By Joel Hall
The Clayton County Board of Commissioners extended the county's long-standing zoning moratorium this week in preparation for adopting a new, beefed-up zoning ordinance.
The revisions, which will be adopted on July 23, aim at cleaning up the major corridors of the county by greatly limiting the height and volume of posted signs, creating new overlay districts, and removing certain building limitations to allow the county to build upwards, instead of out.
In a special called meeting this week, the BOC unanimously passed four resolutions, effectively extending the moratorium and denying the acceptance of zoning applications along Highway 138, Tara Boulevard, and all existing or proposed residential properties -- until the new ordinance can take affect.
Beverly Ramsey, Clayton County interim zoning director, said the new ordinance includes measures which preserve green space, limit visual clutter along major corridors, and promote mixed-used communities.
"Our old ordinance was weak," in addressing signage, said Ramsey. With the new ordinance, "You won't see so many poll signs versus monument signs ... the signage will constrict more to the building."
Ramsey said the old zoning ordinance was not "development-friendly when it came to mixed-use," primarily because of height limitations, which required that no building in the county be taller than 75 feet. In the new ordinance, buildings will be able to reach as tall as 186 feet in certain zoning districts.
"Just about every aspect of the ordinance has changed a little bit, if not completely," said Ramsey. "Our goal is to clean up the area, and I think this ordinance will do that with better development. It's going to allow for a lot of different types of development that we didn't have before."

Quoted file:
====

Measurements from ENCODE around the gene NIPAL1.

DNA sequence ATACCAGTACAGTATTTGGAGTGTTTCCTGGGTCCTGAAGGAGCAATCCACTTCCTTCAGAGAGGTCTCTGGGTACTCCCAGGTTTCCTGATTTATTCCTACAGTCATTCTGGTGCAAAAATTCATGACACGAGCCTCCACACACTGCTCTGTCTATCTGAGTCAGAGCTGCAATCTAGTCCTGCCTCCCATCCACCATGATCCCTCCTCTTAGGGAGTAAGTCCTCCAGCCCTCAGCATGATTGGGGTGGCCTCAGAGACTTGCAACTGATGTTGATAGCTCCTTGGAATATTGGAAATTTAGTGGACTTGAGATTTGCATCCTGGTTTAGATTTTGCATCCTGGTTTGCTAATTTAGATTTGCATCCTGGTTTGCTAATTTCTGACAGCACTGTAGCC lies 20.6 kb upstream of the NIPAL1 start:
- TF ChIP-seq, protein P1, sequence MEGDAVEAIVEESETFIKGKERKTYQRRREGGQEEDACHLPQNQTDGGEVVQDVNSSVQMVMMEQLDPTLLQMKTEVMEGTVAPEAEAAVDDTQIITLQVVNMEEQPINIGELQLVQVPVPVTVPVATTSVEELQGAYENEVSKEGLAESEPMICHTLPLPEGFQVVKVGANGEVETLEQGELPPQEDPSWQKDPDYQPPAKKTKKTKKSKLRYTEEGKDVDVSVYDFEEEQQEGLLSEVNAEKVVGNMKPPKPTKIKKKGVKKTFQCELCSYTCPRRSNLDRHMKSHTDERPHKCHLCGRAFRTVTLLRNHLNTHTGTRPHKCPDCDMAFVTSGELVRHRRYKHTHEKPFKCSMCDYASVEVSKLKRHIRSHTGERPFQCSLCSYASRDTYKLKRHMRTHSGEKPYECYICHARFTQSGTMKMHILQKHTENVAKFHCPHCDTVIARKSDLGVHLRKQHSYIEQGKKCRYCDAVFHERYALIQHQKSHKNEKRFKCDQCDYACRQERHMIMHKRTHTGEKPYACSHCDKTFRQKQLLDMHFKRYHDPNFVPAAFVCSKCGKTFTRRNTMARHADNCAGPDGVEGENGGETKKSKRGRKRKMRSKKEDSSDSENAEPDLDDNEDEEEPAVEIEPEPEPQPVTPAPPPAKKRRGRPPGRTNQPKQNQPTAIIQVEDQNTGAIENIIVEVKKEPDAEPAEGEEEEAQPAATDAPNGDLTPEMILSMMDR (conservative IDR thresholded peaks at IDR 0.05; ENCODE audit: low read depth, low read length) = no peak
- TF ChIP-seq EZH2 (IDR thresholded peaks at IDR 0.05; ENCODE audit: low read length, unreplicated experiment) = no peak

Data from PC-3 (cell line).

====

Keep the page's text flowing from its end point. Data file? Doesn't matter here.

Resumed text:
BOC Chairman Eldrin Bell said the county's old zoning ordinance created a "hodgepodge effect" and contributed to development with "no order" or "synergy." He believes the new ordinance will give Clayton County a more seamless look and will give new developers more options.
"There has been a proliferation of signs in our county and the citizens have been enormously bothered by them," said Bell. "The advertising industry has a right to market their product, but we just want an orderly way of having it done."
Bell expects the new ordinance to "provide a chance for redevelopment in the county" and allow the county to "develop transportation as a part of our overall strategy."
Prior to the special meeting, CH2M Hill, the engineering consulting firm charged with guiding the county's construction projects, introduced a pilot program to help more local, minority contracting businesses to receive contracts from the county.
The SDBE (small/disadvantaged business enterprise) Pilot Program, guided by CH2M Hill, will take local contracting firms through a six-week course aimed at guiding them through the bidding process. It will also create a mentor-protégé relationship between smaller firms and more successful ones.
"We want to increase the small/disadvantaged business participation in the county, particularly in the [Special Local Option Sales Tax] program," said Greg Wilson, program director for CH2M Hill. "Many businesses are not successful with getting work in Clayton because they don't understand the procurement process. They may submit documents that result in a non-responsive bid.
"We want to take time and make sure that they understand the procurement process," said Wilson. He said the program will require participating businesses to pay a nominal participation fee and to be established for at least two years.
"Primarily we want to work with businesses that are in Clayton County ... so we can link that back to the economic development of the county," said Wilson.
"For years, we have sent out 30, 40, 50 applications, but we only get one or two back," said Bell. "I suspect that these people had the talent to do it, but they didn't completely understand what was required. We believe that this will go a long way towards giving disadvantaged businesses in the county a jump start."